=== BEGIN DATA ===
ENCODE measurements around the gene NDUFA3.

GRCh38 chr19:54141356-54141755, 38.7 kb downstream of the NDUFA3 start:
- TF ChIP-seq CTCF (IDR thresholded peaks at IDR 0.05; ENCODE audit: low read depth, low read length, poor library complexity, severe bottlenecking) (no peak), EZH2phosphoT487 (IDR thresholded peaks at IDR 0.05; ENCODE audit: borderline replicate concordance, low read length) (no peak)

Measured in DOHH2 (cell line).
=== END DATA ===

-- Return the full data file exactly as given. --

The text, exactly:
ENCODE measurements around the gene NDUFA3.

GRCh38 chr19:54141356-54141755, 38.7 kb downstream of the NDUFA3 start:
- TF ChIP-seq CTCF (IDR thresholded peaks at IDR 0.05; ENCODE audit: low read depth, low read length, poor library complexity, severe bottlenecking) (no peak), EZH2phosphoT487 (IDR thresholded peaks at IDR 0.05; ENCODE audit: borderline replicate concordance, low read length) (no peak)

Measured in DOHH2 (cell line).